Innovation as business, not buzzword

Commentary: Four ways government misunderstands innovation, and how to reframe the discussion.

There’s considerable confusion about the business purpose of innovation, especially in government.

Many government officials talk about innovating to save time and money. While that’s not entirely wrong, it’s wrong enough to inadvertently cause problems. And it’s one of four ways I see government leaders tending to misunderstand the role and notion of innovation.

If government wants to follow commercial best practices, let’s start with the idea that companies don’t innovate to save time and money. They innovate to achieve business objectives — to wow customers, win new customers, add market share and increase revenue.

The parallel business objective in government is to create new value for customers — to add some gain or diminish some pain in a customer’s life. Creating value might be cost-effective in its own way, but saving time and money isn’t the primary goal of innovation. Time and money have to do with operational efficiency, and that brings us to the next point.


A second misconception has to do with the difference between innovation and improvement. Innovation is about doing something different to create value for a customer. By contrast, improvement is about doing something different to create value for the organization.

It’s the difference between creating gain or reducing pain for a customer and saving time or money in operations. They’re not unrelated, but they are different business objectives requiring different planning, execution and evaluation measures. Confusing them risks achieving neither and further souring attitudes toward organizational change.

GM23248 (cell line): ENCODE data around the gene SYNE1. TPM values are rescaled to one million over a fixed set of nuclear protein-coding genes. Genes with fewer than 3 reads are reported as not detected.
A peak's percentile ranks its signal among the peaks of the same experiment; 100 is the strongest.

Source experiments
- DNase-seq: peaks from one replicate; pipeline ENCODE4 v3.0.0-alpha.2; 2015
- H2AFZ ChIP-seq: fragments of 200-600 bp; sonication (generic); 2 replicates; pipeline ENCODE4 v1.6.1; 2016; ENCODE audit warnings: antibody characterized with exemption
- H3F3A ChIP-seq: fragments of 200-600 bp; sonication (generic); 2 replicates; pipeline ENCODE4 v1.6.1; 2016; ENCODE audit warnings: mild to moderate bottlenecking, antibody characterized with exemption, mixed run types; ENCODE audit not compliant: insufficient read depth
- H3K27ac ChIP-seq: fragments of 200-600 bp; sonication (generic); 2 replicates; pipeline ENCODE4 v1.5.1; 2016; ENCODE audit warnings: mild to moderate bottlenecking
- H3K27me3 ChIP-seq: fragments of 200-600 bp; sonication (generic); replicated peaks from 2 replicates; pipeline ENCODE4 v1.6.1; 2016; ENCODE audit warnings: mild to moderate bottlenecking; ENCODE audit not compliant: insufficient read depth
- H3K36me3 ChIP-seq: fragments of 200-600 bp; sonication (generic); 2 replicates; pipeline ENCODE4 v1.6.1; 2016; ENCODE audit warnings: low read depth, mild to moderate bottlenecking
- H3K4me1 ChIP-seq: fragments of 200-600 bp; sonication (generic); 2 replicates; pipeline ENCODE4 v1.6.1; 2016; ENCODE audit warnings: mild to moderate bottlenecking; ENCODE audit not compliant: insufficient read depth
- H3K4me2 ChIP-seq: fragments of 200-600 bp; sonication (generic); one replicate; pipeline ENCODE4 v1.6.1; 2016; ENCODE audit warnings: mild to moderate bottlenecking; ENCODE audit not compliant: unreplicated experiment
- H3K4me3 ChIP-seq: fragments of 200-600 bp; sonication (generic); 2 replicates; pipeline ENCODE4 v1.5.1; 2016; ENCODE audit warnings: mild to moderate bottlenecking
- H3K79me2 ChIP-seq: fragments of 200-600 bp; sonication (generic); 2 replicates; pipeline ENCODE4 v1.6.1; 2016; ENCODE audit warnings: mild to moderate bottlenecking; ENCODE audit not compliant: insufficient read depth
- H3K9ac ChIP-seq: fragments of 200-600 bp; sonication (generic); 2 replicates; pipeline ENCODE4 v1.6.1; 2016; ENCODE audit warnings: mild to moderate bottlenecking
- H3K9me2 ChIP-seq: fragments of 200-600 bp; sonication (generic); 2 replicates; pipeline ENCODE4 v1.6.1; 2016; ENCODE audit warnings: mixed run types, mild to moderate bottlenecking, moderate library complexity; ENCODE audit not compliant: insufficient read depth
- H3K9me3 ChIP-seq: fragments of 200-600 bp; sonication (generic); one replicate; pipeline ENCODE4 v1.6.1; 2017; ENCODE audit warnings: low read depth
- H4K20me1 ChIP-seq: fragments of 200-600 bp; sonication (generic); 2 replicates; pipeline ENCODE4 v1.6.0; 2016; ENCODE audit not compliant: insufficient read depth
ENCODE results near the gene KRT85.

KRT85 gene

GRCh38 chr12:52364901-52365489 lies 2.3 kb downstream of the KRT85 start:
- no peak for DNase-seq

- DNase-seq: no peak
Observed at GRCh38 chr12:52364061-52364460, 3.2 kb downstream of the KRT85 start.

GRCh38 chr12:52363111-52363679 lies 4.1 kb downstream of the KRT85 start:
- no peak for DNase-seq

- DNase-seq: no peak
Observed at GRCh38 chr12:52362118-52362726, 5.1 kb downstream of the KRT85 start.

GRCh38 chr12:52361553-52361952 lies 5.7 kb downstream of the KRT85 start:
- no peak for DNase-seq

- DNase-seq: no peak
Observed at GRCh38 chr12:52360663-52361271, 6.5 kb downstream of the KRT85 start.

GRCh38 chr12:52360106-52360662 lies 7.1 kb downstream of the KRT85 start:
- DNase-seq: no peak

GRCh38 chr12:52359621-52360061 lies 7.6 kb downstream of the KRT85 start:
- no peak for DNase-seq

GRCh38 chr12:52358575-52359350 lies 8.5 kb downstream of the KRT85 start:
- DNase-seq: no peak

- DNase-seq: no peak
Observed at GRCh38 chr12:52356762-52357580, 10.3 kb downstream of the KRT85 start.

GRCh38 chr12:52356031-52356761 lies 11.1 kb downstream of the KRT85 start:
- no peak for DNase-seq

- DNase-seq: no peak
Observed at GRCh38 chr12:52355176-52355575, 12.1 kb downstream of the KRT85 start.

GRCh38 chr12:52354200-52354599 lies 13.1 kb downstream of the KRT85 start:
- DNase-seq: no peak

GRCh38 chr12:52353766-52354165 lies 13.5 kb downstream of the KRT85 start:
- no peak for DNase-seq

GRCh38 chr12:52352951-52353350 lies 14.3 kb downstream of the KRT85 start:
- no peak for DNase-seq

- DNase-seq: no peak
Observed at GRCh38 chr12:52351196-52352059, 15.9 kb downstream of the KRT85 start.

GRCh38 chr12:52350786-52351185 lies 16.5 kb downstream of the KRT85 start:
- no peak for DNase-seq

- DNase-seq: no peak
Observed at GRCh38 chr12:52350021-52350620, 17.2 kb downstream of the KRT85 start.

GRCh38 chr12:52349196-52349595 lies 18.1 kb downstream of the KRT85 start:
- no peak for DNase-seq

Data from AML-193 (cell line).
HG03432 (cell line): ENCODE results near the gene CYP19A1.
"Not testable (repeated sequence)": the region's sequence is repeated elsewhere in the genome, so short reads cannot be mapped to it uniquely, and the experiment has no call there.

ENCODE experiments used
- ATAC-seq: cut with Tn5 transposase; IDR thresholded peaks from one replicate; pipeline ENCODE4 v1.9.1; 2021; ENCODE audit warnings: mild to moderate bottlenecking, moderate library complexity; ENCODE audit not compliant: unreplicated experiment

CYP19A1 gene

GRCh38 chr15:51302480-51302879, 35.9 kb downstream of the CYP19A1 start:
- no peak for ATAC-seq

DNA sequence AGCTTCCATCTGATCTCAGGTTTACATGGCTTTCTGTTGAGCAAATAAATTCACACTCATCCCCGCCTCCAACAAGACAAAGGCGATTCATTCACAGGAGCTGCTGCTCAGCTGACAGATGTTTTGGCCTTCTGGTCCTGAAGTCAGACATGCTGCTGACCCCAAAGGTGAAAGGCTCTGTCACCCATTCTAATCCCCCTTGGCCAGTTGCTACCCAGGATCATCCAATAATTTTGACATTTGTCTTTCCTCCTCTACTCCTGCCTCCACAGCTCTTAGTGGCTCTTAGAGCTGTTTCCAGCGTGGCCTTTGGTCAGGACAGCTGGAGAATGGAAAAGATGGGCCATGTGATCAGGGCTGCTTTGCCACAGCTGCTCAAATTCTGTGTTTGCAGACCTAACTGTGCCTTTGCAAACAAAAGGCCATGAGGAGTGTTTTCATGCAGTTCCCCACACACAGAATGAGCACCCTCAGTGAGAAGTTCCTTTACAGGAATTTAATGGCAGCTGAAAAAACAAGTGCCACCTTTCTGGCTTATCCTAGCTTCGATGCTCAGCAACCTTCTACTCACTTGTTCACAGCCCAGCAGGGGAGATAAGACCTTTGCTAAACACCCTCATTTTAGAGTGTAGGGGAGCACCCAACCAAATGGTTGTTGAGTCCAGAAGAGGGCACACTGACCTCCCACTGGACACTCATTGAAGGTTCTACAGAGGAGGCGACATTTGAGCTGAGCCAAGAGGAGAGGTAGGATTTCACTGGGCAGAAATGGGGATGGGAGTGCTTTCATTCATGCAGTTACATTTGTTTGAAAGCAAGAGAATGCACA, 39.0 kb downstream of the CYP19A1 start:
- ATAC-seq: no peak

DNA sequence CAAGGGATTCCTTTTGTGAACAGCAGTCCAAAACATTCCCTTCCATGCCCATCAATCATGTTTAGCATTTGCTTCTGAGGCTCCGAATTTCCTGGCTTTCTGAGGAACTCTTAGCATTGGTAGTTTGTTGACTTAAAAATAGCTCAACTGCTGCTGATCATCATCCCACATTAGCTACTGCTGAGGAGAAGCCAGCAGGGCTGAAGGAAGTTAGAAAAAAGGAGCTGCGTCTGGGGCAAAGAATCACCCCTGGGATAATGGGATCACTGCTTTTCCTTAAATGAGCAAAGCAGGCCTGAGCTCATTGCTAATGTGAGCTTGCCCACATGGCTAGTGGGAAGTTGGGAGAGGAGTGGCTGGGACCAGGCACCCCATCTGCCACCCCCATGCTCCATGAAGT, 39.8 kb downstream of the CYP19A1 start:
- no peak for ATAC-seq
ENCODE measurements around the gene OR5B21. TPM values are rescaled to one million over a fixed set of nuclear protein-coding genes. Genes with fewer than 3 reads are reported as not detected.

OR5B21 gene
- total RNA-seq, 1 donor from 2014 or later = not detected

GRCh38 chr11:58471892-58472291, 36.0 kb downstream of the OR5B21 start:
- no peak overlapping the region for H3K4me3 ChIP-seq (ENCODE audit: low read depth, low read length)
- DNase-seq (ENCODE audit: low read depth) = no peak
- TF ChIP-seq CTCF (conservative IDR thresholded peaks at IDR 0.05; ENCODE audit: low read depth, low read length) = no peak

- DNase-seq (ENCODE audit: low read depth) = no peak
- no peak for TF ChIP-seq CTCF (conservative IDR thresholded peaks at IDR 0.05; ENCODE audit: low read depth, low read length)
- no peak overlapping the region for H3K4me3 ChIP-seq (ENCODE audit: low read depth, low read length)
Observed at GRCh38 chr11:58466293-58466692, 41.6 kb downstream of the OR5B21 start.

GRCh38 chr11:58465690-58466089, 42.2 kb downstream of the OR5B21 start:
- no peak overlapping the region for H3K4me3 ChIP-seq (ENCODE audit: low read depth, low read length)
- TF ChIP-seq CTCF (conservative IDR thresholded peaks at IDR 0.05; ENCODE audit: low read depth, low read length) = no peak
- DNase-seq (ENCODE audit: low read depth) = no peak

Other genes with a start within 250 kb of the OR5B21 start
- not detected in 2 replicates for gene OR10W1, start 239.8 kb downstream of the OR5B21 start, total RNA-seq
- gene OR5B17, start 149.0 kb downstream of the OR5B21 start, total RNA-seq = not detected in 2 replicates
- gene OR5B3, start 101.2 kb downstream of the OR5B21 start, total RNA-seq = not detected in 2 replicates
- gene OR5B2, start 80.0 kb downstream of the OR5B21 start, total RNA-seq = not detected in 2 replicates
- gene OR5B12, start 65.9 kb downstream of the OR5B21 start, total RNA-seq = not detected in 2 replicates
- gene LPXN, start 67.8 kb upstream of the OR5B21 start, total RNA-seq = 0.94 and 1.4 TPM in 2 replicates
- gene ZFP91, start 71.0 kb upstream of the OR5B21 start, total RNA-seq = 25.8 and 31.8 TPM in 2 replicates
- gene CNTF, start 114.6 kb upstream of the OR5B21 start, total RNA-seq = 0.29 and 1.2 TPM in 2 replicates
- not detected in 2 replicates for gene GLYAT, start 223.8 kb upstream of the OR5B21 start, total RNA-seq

The third misconception is that innovation is about technology. When organizations do something different to create value for a customer, they do so in three areas — business, culture and technology. Technology is likely a part of all innovation today, and government can certainly facilitate business and culture change by introducing disruptive technology into its operations. But innovative companies know that rethinking business and culture models is more important than rethinking technology.

While innovation is a value proposition for customers, it’s also a business proposition for government. Change one model a little and you get incremental innovation. Change two models some and you might produce moderate innovation. Change all three models and innovation is disruptive. Those are business decisions management makes about exactly what to change or create in the organization, and how much value to offer which customer (or customer segment) and not others.

The final misconception is that innovation means finding innovative people “out there” and bringing them into government. Innovation isn’t like a language or programming skill. It isn’t a domain expertise. Of course there are people with innovation experience and expertise from whom government can learn — including from within government. But we need to think of innovation as an inherently governmental function and plan to innovate from the inside, out.


Government can learn innovation processes and practices from those who know them but only government can build its internal capability to innovate. If government doesn’t do that, what is the value of turning to innovation experts?

Government innovates more than most people know or appreciate; but it needs to innovate more. When my daughters are my age, government really should look and operate differently than when I was starting my career. Innovation, when applied the right way, offers useful ways government can become different — and stay different.

Lou Kerestesy has 30 years of experience in federal, state and local government. As founder of GovInnovators, his mission is to help government serve best by innovating itself, from the inside out. Contact him at via email at

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